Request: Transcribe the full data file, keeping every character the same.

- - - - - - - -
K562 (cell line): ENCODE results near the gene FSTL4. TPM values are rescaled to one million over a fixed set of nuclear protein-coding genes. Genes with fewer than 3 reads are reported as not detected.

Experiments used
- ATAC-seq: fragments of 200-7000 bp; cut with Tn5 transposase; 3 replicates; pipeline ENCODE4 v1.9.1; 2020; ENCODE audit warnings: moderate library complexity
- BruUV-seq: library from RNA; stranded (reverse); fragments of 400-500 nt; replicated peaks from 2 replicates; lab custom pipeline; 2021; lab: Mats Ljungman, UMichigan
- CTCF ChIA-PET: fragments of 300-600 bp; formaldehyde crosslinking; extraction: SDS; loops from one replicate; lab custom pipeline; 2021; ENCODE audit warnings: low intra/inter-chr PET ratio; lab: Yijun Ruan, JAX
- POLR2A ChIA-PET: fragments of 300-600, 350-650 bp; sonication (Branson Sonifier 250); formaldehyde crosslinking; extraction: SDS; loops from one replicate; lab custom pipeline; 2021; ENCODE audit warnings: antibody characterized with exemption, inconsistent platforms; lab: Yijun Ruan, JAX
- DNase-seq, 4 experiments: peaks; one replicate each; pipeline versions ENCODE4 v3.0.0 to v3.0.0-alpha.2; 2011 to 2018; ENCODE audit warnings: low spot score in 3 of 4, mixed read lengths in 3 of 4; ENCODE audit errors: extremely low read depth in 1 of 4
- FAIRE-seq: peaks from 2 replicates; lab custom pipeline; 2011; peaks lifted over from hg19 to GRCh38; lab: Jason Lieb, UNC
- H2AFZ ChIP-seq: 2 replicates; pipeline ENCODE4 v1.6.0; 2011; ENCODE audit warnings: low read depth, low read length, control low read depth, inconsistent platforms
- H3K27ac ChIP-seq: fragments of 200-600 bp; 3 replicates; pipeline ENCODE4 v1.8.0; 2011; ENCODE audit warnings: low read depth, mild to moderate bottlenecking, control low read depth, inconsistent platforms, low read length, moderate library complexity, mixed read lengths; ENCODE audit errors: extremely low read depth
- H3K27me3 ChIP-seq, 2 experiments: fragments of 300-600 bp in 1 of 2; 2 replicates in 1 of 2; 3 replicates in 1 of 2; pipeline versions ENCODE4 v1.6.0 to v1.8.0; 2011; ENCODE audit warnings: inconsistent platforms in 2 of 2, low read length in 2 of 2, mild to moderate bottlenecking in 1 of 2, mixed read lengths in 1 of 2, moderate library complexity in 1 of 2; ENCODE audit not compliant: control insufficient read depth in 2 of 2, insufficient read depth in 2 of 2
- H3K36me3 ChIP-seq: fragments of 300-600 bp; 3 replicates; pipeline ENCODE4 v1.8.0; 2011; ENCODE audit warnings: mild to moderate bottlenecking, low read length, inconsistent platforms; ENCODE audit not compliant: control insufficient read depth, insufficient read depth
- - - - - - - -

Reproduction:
K562 (cell line): ENCODE results near the gene FSTL4. TPM values are rescaled to one million over a fixed set of nuclear protein-coding genes. Genes with fewer than 3 reads are reported as not detected.

Experiments used
- ATAC-seq: fragments of 200-7000 bp; cut with Tn5 transposase; 3 replicates; pipeline ENCODE4 v1.9.1; 2020; ENCODE audit warnings: moderate library complexity
- BruUV-seq: library from RNA; stranded (reverse); fragments of 400-500 nt; replicated peaks from 2 replicates; lab custom pipeline; 2021; lab: Mats Ljungman, UMichigan
- CTCF ChIA-PET: fragments of 300-600 bp; formaldehyde crosslinking; extraction: SDS; loops from one replicate; lab custom pipeline; 2021; ENCODE audit warnings: low intra/inter-chr PET ratio; lab: Yijun Ruan, JAX
- POLR2A ChIA-PET: fragments of 300-600, 350-650 bp; sonication (Branson Sonifier 250); formaldehyde crosslinking; extraction: SDS; loops from one replicate; lab custom pipeline; 2021; ENCODE audit warnings: antibody characterized with exemption, inconsistent platforms; lab: Yijun Ruan, JAX
- DNase-seq, 4 experiments: peaks; one replicate each; pipeline versions ENCODE4 v3.0.0 to v3.0.0-alpha.2; 2011 to 2018; ENCODE audit warnings: low spot score in 3 of 4, mixed read lengths in 3 of 4; ENCODE audit errors: extremely low read depth in 1 of 4
- FAIRE-seq: peaks from 2 replicates; lab custom pipeline; 2011; peaks lifted over from hg19 to GRCh38; lab: Jason Lieb, UNC
- H2AFZ ChIP-seq: 2 replicates; pipeline ENCODE4 v1.6.0; 2011; ENCODE audit warnings: low read depth, low read length, control low read depth, inconsistent platforms
- H3K27ac ChIP-seq: fragments of 200-600 bp; 3 replicates; pipeline ENCODE4 v1.8.0; 2011; ENCODE audit warnings: low read depth, mild to moderate bottlenecking, control low read depth, inconsistent platforms, low read length, moderate library complexity, mixed read lengths; ENCODE audit errors: extremely low read depth
- H3K27me3 ChIP-seq, 2 experiments: fragments of 300-600 bp in 1 of 2; 2 replicates in 1 of 2; 3 replicates in 1 of 2; pipeline versions ENCODE4 v1.6.0 to v1.8.0; 2011; ENCODE audit warnings: inconsistent platforms in 2 of 2, low read length in 2 of 2, mild to moderate bottlenecking in 1 of 2, mixed read lengths in 1 of 2, moderate library complexity in 1 of 2; ENCODE audit not compliant: control insufficient read depth in 2 of 2, insufficient read depth in 2 of 2
- H3K36me3 ChIP-seq: fragments of 300-600 bp; 3 replicates; pipeline ENCODE4 v1.8.0; 2011; ENCODE audit warnings: mild to moderate bottlenecking, low read length, inconsistent platforms; ENCODE audit not compliant: control insufficient read depth, insufficient read depth